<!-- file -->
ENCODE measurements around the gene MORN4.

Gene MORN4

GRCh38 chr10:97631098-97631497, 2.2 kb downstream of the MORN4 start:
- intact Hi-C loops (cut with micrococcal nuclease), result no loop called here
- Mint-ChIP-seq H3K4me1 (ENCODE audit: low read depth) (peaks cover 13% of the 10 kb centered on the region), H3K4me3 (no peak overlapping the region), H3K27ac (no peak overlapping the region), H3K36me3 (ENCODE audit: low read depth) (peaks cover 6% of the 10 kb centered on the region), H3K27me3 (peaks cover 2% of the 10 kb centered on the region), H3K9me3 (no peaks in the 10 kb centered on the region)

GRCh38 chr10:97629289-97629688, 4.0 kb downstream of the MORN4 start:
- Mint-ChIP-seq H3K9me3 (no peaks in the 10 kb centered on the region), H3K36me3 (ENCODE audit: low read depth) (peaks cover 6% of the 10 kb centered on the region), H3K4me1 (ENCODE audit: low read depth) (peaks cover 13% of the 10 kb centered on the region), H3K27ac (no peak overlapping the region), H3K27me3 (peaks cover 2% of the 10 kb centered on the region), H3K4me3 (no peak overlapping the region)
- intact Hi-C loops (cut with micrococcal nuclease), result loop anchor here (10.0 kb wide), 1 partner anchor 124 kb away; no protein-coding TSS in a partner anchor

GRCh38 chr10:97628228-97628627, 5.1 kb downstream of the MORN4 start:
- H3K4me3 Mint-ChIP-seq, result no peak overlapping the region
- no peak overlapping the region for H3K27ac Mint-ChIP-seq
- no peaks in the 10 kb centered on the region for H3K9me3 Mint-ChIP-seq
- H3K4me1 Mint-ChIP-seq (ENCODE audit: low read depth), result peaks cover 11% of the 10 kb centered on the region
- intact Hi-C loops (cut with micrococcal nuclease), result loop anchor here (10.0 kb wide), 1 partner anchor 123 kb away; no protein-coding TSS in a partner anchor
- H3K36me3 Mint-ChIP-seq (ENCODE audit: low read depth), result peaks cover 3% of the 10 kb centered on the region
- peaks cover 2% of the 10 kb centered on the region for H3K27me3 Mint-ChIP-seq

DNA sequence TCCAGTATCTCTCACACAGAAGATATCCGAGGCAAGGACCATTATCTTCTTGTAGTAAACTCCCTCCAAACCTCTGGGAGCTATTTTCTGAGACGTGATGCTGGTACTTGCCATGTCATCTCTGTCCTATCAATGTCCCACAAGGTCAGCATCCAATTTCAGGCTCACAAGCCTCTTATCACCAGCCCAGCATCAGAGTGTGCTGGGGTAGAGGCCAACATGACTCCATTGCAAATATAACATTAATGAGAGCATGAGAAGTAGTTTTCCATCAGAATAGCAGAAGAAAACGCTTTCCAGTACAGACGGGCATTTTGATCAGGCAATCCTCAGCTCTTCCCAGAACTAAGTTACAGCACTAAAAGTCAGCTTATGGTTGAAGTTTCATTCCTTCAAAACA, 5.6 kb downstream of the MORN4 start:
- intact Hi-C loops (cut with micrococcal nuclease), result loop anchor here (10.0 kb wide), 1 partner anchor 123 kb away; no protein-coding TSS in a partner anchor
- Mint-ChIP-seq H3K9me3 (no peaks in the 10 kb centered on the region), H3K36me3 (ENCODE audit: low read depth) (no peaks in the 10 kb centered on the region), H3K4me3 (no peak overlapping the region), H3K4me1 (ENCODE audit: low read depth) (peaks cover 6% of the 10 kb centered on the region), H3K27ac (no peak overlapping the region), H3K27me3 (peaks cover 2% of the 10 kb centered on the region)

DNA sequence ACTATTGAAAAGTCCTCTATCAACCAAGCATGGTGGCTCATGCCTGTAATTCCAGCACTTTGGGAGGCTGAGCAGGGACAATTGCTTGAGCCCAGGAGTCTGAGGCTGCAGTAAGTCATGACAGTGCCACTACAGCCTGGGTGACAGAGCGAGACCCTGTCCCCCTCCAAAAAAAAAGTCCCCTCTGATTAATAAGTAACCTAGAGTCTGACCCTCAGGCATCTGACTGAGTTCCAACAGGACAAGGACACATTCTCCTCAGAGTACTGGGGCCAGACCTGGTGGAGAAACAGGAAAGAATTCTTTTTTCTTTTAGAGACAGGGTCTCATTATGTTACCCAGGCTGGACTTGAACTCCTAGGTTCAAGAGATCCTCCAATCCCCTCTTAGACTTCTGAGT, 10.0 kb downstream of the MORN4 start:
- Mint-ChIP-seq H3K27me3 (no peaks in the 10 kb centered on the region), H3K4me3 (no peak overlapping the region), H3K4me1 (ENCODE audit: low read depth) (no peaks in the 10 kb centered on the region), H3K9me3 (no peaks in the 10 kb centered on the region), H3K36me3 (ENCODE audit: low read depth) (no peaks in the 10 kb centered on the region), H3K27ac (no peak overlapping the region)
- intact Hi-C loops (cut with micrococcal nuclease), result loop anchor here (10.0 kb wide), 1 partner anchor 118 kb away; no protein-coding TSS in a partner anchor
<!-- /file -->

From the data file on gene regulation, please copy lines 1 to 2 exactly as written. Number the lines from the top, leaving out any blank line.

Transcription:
ENCODE measurements around the gene MORN4.

Gene MORN4